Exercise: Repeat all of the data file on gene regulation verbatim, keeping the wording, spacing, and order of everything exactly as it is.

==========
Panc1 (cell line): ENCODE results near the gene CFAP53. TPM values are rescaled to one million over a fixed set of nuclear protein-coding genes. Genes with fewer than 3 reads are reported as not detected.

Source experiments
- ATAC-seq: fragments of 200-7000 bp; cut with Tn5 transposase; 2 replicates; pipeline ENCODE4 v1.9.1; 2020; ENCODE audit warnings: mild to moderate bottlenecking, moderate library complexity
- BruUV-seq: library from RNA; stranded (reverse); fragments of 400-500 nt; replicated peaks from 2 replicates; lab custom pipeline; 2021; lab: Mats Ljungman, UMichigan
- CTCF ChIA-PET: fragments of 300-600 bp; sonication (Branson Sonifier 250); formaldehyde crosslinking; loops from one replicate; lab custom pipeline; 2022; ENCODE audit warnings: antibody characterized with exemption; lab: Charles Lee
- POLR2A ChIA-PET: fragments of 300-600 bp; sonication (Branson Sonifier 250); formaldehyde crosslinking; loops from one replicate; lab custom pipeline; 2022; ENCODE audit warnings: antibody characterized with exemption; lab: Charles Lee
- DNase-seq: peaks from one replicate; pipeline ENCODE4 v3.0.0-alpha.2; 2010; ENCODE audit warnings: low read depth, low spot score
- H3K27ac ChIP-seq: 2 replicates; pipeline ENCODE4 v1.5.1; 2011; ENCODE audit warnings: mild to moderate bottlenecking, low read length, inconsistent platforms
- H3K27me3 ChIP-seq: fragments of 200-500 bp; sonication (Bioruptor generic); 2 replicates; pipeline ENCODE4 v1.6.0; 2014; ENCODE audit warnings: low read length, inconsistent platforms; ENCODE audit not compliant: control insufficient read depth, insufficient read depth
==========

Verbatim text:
Panc1 (cell line): ENCODE results near the gene CFAP53. TPM values are rescaled to one million over a fixed set of nuclear protein-coding genes. Genes with fewer than 3 reads are reported as not detected.

Source experiments
- ATAC-seq: fragments of 200-7000 bp; cut with Tn5 transposase; 2 replicates; pipeline ENCODE4 v1.9.1; 2020; ENCODE audit warnings: mild to moderate bottlenecking, moderate library complexity
- BruUV-seq: library from RNA; stranded (reverse); fragments of 400-500 nt; replicated peaks from 2 replicates; lab custom pipeline; 2021; lab: Mats Ljungman, UMichigan
- CTCF ChIA-PET: fragments of 300-600 bp; sonication (Branson Sonifier 250); formaldehyde crosslinking; loops from one replicate; lab custom pipeline; 2022; ENCODE audit warnings: antibody characterized with exemption; lab: Charles Lee
- POLR2A ChIA-PET: fragments of 300-600 bp; sonication (Branson Sonifier 250); formaldehyde crosslinking; loops from one replicate; lab custom pipeline; 2022; ENCODE audit warnings: antibody characterized with exemption; lab: Charles Lee
- DNase-seq: peaks from one replicate; pipeline ENCODE4 v3.0.0-alpha.2; 2010; ENCODE audit warnings: low read depth, low spot score
- H3K27ac ChIP-seq: 2 replicates; pipeline ENCODE4 v1.5.1; 2011; ENCODE audit warnings: mild to moderate bottlenecking, low read length, inconsistent platforms
- H3K27me3 ChIP-seq: fragments of 200-500 bp; sonication (Bioruptor generic); 2 replicates; pipeline ENCODE4 v1.6.0; 2014; ENCODE audit warnings: low read length, inconsistent platforms; ENCODE audit not compliant: control insufficient read depth, insufficient read depth